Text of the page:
The following is from the March 2009 Drilling Down Newsletter. Got a question about Customer Measurement, Management, Valuation, Retention, Loyalty, Defection? Just ask your question. Also, feel free to leave a comment.
Want to see the answers to previous questions? Here’s the blog archive; the pre-blog newsletter archives are here.
Q: Most CRM experts agree that discount is a terrible way to attract new customers. They seem to all agree that these “transaction buyers” are money-losing customers and have no loyalty.
A: I think using discounts profitably for customer acquisition depends a lot on your “Brand Personality” and your business model. That said, often people screw this up and attract the wrong kind of customer.
Q: But, I have seen a lot of different opinions on the use of discounts to increase loyalty and retention among current customers. I have seen experts contradicting themselves on this subject saying that discount is a terrible way to reward gold customers or to move up customers to a “better segment” and after some time they contradict themselves mentioning a successful discount case study (points are a common method used). Jim, what is your opinion about using discounts as a weapon in a retention program?
A: First, we have to define “discount”. Price discounts have the effect of reducing margins, but so do “better service” ideas like “VIP phone lines” and loyalty programs. So you can take your discount on the top line or the operational line, the fact is it costs money to provide good service to best customers in hopes of keeping them. I mean, what’s the $10 million you spent on a CRM system? Choose your poison, it costs money to retain customers.
Continue reading Use Discounts for Customer Retention? (Incremental Sales / Subsidy Costs)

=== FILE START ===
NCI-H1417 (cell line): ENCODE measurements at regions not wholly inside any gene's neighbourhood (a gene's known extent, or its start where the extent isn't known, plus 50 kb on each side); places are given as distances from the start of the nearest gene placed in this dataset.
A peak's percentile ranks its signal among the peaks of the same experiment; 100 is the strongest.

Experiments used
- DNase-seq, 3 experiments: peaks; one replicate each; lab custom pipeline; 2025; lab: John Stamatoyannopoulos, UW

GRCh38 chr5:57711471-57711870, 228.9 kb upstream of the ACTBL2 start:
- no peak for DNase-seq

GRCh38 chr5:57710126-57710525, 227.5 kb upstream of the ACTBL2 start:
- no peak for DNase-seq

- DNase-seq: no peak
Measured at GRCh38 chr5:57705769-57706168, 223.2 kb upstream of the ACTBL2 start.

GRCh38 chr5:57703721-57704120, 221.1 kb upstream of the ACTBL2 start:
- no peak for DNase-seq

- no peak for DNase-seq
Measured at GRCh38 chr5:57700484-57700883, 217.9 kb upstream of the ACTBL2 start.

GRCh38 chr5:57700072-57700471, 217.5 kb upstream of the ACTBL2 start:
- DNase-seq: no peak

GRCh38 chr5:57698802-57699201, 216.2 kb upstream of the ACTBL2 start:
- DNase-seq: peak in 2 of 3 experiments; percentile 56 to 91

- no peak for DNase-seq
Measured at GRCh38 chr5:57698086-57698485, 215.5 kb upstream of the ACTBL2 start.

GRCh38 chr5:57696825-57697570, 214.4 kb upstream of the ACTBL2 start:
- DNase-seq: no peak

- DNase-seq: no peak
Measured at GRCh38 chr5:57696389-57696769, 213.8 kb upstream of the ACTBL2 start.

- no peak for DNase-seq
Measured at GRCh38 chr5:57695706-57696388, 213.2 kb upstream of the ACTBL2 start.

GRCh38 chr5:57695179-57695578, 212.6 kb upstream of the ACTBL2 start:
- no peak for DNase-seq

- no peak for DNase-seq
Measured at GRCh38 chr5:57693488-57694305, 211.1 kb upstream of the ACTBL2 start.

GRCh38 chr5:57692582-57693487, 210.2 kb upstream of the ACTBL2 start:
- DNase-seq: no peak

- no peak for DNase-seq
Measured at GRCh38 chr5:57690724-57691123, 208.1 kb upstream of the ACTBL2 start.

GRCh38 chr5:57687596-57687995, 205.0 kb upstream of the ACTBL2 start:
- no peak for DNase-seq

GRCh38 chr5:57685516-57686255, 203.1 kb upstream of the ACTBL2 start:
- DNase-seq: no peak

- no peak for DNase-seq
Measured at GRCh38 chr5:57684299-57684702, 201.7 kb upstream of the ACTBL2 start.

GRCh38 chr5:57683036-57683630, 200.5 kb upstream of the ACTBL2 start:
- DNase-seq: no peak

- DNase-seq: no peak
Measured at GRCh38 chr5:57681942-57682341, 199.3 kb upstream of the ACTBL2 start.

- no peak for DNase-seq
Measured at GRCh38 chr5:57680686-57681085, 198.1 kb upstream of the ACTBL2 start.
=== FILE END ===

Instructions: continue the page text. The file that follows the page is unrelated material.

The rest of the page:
Man, what a month in Marketing land.
First, you have one of the largest Ad Agencies in the world admitting their business model is broken, because agencies are not in charge of the fundamentals of Branding – service, innovation, engagement, and execution. I would add the same thing could often be said of the client side; MarCom people spend way too much time on “Com” and not enough on “Mar” – is it time for a realignment?
Then, in an even more spectacularly unexpected move, you have C-Level folks at 2 gargantuan Advertising Agencies (though both part of WPP) co-writing an article declaring that Brand and Response are the Same. Here’s the opener: “the value that brands bring to a company’s total business value is exaggerated.”
Holy Branding Batman, that’s one heck of a thing to say for an Ad Agency, know what I mean? But they are absolutely right, the nature of a Brand has changed, this ain’t the 1960’s.
This is how they get to “the singularity”:
“What was once sales is now enhancing the brand experience, because through direct marketing technology and strategies, a brand can reinforce its ability to listen, customize and learn from the consumer. This is not just direct marketing, its direct engagement with every potential customer, sometimes at the moment they’re introduced to the brand. In fact, in a world of compressed consumer decision-making, direct response is now a potent form of branding.”
I love it when you talk that way.
Let’s be clear on this.
Continue reading Off the Marketing Richter Scale